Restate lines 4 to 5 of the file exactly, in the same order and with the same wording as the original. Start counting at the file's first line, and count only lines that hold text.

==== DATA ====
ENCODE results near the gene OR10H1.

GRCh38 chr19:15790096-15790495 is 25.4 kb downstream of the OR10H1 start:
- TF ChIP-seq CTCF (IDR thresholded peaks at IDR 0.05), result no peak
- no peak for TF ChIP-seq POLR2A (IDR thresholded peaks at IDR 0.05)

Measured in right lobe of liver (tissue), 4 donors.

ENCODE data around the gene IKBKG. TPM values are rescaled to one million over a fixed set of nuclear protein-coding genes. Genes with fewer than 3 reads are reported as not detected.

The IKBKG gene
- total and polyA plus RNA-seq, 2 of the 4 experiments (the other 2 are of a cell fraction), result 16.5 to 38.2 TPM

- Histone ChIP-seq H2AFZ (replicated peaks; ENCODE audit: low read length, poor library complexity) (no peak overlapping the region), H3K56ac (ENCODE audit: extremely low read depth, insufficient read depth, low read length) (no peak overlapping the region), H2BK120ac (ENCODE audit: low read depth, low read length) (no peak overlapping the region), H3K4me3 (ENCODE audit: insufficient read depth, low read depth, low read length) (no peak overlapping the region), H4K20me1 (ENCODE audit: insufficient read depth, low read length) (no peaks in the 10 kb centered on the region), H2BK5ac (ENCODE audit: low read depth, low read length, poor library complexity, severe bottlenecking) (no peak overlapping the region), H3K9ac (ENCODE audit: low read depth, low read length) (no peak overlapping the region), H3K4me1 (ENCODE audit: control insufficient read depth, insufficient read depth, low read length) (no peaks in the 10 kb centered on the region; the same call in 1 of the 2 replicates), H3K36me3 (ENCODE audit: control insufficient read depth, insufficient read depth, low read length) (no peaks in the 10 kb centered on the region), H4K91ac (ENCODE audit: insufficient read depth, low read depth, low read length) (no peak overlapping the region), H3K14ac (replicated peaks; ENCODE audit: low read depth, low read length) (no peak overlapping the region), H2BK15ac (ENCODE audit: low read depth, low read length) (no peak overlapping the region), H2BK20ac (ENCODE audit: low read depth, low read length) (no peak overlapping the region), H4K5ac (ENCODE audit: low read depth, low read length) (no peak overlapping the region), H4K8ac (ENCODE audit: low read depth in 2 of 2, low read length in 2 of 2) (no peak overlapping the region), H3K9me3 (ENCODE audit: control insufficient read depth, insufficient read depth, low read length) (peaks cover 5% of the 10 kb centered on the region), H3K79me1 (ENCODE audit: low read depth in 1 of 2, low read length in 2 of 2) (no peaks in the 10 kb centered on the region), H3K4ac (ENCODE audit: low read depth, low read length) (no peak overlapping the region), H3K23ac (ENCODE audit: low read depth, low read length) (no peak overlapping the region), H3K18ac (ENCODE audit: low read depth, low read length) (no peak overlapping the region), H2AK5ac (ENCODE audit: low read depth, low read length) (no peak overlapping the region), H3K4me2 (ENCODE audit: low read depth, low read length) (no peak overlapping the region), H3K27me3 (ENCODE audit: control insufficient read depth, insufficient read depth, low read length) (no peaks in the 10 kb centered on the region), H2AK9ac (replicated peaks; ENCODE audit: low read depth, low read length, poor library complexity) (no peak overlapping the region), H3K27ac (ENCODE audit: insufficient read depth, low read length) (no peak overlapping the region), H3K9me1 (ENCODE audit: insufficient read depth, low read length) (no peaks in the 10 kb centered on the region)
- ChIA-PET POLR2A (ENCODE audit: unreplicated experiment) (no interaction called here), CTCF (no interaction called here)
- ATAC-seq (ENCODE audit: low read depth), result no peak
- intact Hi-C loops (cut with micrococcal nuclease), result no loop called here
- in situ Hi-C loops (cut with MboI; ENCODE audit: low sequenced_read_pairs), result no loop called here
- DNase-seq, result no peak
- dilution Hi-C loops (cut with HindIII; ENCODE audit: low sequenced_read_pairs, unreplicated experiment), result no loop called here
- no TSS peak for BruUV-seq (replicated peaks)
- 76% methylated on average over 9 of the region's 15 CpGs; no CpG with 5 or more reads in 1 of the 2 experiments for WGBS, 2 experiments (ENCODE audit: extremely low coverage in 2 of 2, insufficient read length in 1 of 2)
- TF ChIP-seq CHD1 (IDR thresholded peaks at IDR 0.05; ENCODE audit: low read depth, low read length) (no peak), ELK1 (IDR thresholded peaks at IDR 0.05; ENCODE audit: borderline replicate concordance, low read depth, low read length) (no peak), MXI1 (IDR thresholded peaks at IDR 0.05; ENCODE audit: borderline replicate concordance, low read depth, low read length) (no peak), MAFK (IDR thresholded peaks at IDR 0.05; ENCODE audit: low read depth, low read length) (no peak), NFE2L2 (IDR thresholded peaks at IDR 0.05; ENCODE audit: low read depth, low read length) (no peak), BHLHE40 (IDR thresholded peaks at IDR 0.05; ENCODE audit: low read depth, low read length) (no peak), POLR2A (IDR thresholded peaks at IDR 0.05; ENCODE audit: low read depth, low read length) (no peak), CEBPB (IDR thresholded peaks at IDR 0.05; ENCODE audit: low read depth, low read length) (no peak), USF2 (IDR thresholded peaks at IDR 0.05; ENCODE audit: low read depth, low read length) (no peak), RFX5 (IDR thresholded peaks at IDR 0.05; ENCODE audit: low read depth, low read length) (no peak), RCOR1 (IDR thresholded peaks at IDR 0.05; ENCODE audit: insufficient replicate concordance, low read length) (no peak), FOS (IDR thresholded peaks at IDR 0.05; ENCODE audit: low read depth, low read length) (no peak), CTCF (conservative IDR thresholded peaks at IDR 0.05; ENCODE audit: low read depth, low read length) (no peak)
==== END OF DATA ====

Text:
- no peak for TF ChIP-seq POLR2A (IDR thresholded peaks at IDR 0.05)

Measured in right lobe of liver (tissue), 4 donors.